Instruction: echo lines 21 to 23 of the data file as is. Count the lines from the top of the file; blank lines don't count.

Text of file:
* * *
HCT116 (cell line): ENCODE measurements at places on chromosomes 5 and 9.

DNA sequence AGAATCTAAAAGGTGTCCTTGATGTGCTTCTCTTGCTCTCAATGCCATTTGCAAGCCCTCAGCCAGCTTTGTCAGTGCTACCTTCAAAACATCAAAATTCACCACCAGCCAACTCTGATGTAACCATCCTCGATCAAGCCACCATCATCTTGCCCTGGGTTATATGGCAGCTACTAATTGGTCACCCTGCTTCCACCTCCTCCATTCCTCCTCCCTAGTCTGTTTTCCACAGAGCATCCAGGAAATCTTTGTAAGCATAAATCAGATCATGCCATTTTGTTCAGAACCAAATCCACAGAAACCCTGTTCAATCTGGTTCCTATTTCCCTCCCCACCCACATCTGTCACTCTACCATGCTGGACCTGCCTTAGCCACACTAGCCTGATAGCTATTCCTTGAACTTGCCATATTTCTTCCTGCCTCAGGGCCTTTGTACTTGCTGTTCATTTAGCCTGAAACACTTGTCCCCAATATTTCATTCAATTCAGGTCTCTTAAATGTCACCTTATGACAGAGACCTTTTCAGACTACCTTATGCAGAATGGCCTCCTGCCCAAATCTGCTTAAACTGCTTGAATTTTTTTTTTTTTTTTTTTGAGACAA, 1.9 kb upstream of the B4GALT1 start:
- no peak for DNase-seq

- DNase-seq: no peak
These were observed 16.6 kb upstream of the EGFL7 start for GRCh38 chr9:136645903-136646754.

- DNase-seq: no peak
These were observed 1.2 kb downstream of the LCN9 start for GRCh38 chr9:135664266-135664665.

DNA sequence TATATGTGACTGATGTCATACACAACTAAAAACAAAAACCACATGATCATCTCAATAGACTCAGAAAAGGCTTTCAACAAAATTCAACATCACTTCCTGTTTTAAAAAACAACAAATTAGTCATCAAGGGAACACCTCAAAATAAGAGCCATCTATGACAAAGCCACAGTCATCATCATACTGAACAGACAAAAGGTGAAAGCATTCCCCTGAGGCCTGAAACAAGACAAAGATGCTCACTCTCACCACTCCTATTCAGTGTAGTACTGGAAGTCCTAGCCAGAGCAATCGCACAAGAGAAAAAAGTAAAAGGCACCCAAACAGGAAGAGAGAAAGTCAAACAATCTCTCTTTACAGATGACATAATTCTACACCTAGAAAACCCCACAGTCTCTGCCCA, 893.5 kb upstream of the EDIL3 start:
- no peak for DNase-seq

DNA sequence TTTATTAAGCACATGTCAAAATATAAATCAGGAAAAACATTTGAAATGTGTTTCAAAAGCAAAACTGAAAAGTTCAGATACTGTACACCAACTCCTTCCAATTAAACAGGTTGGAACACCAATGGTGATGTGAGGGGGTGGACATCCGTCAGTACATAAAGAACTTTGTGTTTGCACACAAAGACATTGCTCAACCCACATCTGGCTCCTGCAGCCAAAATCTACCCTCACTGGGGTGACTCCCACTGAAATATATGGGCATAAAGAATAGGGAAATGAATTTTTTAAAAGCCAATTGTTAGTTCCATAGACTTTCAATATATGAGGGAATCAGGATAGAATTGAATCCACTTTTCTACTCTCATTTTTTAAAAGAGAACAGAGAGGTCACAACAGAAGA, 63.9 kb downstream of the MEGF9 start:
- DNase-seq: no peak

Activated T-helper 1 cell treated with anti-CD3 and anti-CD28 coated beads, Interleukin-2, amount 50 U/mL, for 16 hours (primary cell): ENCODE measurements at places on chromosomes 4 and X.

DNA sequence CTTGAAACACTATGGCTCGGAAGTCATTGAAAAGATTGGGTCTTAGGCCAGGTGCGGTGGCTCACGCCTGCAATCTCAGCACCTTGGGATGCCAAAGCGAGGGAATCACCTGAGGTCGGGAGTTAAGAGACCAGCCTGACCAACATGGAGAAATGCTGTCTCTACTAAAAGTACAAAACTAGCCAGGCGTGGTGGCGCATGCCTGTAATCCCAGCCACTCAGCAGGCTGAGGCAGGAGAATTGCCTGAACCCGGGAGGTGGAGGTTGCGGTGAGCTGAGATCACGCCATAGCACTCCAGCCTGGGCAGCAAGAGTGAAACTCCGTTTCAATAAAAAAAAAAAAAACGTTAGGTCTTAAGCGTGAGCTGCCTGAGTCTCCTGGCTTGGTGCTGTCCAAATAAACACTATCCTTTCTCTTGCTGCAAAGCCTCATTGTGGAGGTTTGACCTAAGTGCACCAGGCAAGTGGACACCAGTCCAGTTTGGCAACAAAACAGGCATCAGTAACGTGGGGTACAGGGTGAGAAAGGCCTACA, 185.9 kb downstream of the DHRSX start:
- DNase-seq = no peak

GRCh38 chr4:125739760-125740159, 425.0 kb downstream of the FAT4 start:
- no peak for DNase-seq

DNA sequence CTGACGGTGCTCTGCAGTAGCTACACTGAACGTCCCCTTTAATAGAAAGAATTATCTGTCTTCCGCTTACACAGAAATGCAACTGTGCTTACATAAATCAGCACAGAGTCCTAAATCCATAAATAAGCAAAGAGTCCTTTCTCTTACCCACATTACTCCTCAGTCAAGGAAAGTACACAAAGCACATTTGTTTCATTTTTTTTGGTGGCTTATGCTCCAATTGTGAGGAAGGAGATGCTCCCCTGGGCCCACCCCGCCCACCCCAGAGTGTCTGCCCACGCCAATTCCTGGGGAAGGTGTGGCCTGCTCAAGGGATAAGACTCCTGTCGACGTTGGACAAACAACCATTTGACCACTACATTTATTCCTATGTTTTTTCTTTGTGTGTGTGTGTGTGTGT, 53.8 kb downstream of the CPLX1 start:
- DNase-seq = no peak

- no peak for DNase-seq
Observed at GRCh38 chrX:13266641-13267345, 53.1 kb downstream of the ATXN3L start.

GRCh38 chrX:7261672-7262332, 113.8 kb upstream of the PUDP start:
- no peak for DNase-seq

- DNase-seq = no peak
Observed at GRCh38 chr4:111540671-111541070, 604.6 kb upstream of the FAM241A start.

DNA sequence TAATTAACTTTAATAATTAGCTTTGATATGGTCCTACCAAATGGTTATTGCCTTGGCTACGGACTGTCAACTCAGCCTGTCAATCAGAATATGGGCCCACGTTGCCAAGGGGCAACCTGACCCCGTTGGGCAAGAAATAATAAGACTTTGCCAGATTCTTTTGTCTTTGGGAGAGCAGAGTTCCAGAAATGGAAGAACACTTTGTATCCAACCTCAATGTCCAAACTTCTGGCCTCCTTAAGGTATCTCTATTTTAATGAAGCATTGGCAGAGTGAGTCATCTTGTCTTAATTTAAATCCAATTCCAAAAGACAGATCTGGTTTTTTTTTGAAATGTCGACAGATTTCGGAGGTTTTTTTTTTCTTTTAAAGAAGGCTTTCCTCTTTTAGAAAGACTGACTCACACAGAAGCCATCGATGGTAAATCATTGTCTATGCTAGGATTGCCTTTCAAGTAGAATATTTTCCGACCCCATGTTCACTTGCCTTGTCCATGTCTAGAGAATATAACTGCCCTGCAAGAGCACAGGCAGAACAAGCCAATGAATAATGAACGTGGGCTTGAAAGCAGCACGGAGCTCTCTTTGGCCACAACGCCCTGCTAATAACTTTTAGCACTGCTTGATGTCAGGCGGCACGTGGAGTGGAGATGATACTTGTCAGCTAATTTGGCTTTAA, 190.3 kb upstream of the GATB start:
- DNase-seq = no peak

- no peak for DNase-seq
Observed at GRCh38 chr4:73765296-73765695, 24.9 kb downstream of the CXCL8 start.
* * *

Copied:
GRCh38 chrX:7261672-7262332, 113.8 kb upstream of the PUDP start:
- no peak for DNase-seq

- DNase-seq = no peak